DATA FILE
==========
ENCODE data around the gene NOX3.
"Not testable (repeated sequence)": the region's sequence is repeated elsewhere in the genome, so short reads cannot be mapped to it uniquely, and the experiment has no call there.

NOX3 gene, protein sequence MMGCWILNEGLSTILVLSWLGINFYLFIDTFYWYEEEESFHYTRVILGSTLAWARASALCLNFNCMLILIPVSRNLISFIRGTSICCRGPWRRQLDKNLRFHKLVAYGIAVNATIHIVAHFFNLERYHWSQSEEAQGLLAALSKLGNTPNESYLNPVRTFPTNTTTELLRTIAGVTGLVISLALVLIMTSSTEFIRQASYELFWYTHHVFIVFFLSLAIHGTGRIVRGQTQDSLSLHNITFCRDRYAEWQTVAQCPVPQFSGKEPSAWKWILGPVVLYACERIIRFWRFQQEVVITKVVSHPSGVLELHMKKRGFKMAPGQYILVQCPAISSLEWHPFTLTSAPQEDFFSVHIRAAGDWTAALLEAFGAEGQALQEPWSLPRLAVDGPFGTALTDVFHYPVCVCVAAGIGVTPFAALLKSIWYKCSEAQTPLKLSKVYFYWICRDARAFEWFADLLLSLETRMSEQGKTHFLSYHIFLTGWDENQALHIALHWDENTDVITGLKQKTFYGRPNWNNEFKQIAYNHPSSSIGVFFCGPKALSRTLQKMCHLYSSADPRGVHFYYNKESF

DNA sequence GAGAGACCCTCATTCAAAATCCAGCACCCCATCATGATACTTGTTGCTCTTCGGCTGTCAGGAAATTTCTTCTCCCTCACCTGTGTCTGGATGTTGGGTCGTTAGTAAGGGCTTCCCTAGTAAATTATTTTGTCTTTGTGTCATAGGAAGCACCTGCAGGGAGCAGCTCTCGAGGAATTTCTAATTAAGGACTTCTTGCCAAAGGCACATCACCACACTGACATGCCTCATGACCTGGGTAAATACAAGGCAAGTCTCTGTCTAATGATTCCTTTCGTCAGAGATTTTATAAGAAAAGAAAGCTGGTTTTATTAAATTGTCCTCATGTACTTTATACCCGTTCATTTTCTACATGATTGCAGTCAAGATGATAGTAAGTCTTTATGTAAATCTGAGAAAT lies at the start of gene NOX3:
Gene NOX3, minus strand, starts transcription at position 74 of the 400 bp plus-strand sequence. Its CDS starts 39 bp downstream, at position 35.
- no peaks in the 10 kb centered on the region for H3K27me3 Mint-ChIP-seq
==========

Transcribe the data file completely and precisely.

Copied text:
ENCODE data around the gene NOX3.
"Not testable (repeated sequence)": the region's sequence is repeated elsewhere in the genome, so short reads cannot be mapped to it uniquely, and the experiment has no call there.

NOX3 gene, protein sequence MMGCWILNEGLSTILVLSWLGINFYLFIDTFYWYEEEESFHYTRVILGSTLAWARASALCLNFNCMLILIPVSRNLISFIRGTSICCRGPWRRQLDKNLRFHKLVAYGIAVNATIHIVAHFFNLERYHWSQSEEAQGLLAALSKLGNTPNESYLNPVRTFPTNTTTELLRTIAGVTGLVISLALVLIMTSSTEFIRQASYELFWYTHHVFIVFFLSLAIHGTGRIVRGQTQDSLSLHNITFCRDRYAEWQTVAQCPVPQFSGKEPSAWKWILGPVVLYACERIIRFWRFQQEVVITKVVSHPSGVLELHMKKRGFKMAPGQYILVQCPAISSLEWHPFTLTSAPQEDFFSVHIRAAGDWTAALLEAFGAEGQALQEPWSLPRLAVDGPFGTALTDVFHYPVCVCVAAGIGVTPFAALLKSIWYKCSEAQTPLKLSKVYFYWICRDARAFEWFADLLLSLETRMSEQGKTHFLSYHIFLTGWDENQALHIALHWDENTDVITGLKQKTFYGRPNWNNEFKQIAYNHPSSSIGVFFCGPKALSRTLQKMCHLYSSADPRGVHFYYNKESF

DNA sequence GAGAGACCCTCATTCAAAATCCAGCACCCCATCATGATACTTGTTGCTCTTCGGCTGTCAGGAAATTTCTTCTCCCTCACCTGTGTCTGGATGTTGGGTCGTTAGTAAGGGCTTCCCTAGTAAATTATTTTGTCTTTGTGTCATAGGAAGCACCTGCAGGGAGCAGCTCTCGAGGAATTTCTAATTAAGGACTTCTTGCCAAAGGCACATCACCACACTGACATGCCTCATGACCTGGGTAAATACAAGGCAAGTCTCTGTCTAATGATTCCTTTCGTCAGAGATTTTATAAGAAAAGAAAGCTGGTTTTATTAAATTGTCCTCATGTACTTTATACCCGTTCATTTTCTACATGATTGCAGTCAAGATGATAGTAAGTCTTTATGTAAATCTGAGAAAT lies at the start of gene NOX3:
Gene NOX3, minus strand, starts transcription at position 74 of the 400 bp plus-strand sequence. Its CDS starts 39 bp downstream, at position 35.
- no peaks in the 10 kb centered on the region for H3K27me3 Mint-ChIP-seq